That said, admittedly, Transocean's policies contained no language explicitly limiting the scope of additional insured coverage. Nevertheless, the Court interpreted the policies' references to "where required" and "as obliged" with respect to additional insured status as requiring the Court to consult the drilling contract's additional insured clause to determine whether the conditions for BP's additional insured status (namely, above-surface pollution conditions) existed. Therefore, because Transocean did not assume liability for subsurface pollution, Transocean was not "obliged" to name BP as an additional insured as to that risk. Because, there was no obligation to provide insurance for that risk, BP lacked status as an "Insured" for the same.
In his lengthy dissent, Justice Johnson disagreed with the Court's application of the principles of insurance contract construction. In particular, Justice Johnson observed that the Transocean policies' definitions of "Insured" and "Insured Contract" did not limit the terms of the scope of the obligation assumed by the insured in a written contract or agreement as it had done in connection with extending additional insured status to insureds of underlying policies. With respect to those insureds, the Transocean policies provided that coverage would be "not broader … than is available to such person or organization under such underlying policies." As such, Justice Johnson argued that Transocean's insurer knew exactly how to restrict coverage of person or entities that were covered because of a collateral agreement, but chose not to. And, so, to his interpretation BP, was covered by the Transocean insurance policy and such coverage was not limited to the liabilities assumed by Transocean in the drilling contract.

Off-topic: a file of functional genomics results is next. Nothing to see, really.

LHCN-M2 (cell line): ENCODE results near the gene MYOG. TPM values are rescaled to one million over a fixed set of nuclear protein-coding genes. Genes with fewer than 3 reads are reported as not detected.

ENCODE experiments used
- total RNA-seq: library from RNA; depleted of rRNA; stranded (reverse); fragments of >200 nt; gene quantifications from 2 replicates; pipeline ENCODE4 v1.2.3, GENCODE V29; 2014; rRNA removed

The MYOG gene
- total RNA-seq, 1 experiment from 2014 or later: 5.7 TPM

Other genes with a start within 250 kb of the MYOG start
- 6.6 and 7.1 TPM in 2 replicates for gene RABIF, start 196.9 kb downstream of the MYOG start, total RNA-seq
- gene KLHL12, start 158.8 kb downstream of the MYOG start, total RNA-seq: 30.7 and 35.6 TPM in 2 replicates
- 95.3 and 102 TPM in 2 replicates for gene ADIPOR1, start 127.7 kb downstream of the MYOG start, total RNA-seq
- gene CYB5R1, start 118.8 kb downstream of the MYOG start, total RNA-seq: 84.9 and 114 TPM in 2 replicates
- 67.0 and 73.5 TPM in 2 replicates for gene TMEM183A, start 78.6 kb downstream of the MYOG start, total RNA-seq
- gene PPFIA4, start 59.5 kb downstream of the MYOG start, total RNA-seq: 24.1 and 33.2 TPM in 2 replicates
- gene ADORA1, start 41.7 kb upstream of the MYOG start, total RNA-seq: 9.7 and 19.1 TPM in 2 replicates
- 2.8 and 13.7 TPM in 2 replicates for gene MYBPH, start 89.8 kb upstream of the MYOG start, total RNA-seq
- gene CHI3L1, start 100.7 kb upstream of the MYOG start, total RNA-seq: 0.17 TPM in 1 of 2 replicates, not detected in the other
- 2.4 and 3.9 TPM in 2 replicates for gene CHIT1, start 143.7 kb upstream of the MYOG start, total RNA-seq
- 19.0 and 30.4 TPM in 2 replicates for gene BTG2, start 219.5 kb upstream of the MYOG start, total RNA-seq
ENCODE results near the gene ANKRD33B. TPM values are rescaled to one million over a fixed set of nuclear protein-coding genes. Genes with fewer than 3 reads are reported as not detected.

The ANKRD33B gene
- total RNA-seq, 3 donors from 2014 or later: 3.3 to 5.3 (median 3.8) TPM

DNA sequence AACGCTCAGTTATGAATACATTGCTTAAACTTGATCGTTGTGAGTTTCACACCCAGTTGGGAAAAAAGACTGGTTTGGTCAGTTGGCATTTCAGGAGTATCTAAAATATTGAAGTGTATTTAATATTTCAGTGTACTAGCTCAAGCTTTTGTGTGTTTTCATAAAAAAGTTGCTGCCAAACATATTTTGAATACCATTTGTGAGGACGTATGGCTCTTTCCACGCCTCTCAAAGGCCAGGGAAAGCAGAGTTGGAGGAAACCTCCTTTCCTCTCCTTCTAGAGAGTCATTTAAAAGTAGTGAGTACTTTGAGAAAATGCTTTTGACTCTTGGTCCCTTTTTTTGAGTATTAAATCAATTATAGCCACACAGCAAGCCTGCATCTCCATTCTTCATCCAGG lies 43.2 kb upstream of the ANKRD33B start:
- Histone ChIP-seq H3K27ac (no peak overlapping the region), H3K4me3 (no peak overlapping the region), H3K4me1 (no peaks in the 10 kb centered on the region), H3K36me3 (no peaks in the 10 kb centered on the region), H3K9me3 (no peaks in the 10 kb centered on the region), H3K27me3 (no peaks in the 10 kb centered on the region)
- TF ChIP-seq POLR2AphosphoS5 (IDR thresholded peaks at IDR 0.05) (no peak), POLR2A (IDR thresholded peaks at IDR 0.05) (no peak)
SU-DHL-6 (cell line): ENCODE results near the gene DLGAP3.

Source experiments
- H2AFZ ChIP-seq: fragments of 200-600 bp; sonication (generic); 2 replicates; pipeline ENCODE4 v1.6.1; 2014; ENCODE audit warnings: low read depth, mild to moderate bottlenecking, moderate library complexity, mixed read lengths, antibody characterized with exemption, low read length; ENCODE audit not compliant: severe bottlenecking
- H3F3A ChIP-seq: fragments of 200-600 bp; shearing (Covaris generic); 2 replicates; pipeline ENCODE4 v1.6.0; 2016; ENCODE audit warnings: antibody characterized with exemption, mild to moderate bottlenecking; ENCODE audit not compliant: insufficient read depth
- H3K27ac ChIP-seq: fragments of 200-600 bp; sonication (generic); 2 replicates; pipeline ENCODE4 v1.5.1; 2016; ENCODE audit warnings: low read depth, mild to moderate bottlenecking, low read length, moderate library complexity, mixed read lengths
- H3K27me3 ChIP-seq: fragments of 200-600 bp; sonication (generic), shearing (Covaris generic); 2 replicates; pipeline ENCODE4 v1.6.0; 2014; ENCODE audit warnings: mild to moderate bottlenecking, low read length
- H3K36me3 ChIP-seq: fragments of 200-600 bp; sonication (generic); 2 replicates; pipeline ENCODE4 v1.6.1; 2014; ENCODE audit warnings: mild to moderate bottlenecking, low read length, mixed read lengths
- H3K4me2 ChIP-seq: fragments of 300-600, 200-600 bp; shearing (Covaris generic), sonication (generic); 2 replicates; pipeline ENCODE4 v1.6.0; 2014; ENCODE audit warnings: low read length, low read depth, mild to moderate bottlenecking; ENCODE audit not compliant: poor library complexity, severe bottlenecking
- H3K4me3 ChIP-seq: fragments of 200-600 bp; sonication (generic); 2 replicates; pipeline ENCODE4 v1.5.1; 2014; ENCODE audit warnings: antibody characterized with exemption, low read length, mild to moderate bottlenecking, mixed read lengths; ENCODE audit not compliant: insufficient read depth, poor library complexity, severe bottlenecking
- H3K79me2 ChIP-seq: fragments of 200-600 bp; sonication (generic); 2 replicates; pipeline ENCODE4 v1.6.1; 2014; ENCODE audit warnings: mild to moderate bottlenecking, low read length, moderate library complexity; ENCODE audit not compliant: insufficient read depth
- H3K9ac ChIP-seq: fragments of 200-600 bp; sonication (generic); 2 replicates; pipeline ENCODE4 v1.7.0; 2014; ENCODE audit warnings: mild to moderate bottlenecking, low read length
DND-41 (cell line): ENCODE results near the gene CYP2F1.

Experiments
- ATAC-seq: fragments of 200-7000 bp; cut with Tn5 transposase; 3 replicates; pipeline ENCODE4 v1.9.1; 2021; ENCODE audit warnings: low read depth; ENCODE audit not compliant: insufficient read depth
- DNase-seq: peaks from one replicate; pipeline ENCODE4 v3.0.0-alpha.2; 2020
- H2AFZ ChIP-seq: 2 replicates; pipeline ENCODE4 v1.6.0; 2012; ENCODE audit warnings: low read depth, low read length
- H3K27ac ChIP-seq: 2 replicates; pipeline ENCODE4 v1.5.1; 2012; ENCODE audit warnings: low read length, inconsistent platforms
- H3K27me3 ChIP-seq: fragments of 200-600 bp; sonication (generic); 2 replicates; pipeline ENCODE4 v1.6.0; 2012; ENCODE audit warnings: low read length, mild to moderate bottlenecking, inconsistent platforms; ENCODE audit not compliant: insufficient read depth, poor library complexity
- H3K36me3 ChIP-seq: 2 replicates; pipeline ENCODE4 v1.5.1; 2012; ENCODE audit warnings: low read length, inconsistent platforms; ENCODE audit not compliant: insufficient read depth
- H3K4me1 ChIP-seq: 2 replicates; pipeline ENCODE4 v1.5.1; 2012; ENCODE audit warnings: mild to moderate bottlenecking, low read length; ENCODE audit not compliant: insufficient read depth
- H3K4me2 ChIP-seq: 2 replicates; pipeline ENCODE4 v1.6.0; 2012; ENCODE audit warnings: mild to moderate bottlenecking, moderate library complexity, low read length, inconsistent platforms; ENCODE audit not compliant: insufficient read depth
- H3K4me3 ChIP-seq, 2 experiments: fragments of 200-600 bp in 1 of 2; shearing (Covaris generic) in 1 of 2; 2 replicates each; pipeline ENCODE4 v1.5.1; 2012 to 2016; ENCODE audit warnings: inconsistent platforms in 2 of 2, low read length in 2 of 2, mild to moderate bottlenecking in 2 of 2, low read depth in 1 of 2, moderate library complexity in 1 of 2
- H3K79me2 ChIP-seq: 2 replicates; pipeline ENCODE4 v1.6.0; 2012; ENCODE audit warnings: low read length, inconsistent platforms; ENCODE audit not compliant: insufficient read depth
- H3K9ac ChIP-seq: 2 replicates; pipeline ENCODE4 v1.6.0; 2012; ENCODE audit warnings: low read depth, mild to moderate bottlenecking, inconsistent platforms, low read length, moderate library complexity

Maybe the Texas Supreme Court's conclusion was one you would expect (and certainly with $750 million of insurance coverage at issue, the outcome that both Transocean and its insurers wanted). It will undoubtedly raise additional questions including whether and until what point an insurer in such a situation would owe a duty to defend that "potential" additional insured. At the very least, the In re Deepwater Horizon case should serve as a reminder that although additional insured status is a commonly utilized risk management tool, it is unfortunately not commonly understood. Policyholders and their brokers and other advisors should make sure that the wording of additional insured endorsements and certificates of insurance are reviewed carefully in connection with the underlying contract to which such status is intended to apply so as to assure that such wording satisfies the extent of the parties' contractual obligations.